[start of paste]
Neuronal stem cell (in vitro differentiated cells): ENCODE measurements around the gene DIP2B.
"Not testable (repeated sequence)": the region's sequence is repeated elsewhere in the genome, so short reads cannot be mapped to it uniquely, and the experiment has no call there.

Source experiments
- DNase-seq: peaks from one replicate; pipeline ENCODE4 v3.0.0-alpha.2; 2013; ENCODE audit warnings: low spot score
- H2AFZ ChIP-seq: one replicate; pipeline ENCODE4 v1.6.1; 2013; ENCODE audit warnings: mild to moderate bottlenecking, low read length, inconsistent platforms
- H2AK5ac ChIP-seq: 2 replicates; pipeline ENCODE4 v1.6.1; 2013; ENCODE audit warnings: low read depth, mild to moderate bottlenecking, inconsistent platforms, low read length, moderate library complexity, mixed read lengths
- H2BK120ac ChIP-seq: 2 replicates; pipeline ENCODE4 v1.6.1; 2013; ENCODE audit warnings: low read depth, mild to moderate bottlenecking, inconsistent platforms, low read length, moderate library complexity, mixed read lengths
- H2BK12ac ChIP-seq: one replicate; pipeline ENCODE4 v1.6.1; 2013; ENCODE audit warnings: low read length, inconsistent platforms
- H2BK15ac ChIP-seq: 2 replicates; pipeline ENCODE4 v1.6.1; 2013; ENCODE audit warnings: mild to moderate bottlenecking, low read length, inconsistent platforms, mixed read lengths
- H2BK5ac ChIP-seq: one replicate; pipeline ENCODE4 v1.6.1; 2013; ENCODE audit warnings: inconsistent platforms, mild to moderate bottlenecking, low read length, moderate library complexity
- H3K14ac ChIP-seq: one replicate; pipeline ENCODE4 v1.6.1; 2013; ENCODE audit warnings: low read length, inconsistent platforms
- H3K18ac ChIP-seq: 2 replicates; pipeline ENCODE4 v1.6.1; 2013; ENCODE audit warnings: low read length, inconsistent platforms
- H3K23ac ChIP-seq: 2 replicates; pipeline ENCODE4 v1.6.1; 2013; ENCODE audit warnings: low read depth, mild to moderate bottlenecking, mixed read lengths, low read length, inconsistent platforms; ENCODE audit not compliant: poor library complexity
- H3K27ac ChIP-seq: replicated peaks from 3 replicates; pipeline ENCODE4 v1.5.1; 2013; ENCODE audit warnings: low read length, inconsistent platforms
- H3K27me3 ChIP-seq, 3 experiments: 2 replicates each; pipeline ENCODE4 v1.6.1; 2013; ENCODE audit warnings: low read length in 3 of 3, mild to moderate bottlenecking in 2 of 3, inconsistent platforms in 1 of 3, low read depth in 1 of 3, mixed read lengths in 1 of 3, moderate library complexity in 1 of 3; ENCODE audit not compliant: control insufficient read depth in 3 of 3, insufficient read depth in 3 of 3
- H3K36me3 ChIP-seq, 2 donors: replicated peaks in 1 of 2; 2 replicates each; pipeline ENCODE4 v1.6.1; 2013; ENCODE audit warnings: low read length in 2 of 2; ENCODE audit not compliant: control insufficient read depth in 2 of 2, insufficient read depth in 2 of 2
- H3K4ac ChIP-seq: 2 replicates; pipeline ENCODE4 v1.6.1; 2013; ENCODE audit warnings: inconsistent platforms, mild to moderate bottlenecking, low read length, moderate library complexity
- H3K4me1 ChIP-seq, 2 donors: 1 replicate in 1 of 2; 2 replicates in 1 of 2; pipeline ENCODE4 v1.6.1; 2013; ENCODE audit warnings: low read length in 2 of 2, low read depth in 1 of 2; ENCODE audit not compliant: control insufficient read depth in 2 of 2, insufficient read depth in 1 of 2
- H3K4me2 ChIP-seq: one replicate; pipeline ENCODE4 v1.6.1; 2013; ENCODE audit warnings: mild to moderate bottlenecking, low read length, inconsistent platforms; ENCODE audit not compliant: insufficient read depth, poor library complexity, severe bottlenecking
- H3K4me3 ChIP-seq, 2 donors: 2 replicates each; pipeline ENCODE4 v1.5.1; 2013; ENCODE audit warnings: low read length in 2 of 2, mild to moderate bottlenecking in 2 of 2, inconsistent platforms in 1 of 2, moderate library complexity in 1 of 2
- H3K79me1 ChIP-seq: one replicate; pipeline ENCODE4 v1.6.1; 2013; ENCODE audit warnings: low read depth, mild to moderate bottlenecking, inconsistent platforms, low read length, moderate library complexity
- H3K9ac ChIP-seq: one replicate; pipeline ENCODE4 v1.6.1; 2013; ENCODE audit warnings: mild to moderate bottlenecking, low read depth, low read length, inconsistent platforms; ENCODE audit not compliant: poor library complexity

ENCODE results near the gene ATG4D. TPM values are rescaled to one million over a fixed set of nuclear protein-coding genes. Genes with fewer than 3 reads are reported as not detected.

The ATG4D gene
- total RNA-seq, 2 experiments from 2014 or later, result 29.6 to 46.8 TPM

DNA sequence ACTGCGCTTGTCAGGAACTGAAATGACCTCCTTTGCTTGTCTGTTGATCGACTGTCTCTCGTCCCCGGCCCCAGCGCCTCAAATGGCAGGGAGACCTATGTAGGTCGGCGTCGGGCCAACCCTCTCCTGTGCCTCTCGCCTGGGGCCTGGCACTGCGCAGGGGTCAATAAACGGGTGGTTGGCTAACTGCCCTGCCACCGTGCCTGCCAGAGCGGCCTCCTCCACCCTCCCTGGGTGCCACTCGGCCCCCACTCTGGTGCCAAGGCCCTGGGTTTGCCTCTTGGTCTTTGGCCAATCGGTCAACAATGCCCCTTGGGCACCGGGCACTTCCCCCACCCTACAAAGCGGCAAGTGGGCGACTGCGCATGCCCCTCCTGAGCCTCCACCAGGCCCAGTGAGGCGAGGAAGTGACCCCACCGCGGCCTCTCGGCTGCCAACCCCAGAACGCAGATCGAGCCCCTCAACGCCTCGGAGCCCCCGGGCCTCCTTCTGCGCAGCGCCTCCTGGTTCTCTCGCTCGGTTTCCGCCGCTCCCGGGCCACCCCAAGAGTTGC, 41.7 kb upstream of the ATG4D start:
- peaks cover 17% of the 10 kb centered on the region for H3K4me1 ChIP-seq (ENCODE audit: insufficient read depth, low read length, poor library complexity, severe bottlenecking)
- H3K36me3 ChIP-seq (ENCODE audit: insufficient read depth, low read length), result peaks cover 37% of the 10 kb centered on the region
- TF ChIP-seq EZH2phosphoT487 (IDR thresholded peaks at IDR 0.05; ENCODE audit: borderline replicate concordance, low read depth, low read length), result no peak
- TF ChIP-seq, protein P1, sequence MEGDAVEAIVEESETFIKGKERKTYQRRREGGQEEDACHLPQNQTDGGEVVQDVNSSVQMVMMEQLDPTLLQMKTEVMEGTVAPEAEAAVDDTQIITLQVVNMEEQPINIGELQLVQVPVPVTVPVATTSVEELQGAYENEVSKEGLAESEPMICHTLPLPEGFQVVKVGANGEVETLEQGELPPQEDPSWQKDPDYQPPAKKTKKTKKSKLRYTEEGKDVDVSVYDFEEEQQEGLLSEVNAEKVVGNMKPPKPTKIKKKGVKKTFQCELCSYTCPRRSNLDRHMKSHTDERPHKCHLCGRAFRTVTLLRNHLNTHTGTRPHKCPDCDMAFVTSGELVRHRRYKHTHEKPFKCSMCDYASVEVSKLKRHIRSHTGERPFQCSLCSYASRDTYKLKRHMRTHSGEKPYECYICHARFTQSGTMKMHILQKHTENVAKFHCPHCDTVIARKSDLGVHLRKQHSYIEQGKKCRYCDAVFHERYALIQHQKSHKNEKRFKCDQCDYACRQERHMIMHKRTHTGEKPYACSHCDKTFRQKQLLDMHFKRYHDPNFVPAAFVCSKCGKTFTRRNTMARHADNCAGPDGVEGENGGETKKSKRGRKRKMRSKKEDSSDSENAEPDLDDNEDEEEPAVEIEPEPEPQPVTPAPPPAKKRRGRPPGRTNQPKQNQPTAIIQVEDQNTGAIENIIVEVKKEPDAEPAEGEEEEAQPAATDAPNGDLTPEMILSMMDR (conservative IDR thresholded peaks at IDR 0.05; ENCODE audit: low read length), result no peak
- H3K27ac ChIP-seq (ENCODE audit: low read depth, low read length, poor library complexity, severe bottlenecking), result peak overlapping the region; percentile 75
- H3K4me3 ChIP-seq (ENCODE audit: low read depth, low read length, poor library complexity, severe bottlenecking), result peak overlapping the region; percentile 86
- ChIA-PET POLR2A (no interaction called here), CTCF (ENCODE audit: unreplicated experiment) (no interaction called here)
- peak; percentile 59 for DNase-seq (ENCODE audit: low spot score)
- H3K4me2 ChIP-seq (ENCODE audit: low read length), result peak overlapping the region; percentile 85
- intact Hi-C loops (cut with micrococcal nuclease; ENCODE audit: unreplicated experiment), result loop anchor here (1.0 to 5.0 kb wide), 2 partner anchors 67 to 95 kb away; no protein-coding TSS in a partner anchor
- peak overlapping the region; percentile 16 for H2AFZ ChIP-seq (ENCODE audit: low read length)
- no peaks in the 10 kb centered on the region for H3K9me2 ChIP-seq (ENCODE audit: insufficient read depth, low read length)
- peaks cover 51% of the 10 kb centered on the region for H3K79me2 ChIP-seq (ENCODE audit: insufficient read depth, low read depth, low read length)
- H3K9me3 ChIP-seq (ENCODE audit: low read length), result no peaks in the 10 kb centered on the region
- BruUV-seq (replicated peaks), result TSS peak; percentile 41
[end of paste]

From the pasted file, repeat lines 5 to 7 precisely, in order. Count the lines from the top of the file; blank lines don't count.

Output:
- H2AFZ ChIP-seq: one replicate; pipeline ENCODE4 v1.6.1; 2013; ENCODE audit warnings: mild to moderate bottlenecking, low read length, inconsistent platforms
- H2AK5ac ChIP-seq: 2 replicates; pipeline ENCODE4 v1.6.1; 2013; ENCODE audit warnings: low read depth, mild to moderate bottlenecking, inconsistent platforms, low read length, moderate library complexity, mixed read lengths
- H2BK120ac ChIP-seq: 2 replicates; pipeline ENCODE4 v1.6.1; 2013; ENCODE audit warnings: low read depth, mild to moderate bottlenecking, inconsistent platforms, low read length, moderate library complexity, mixed read lengths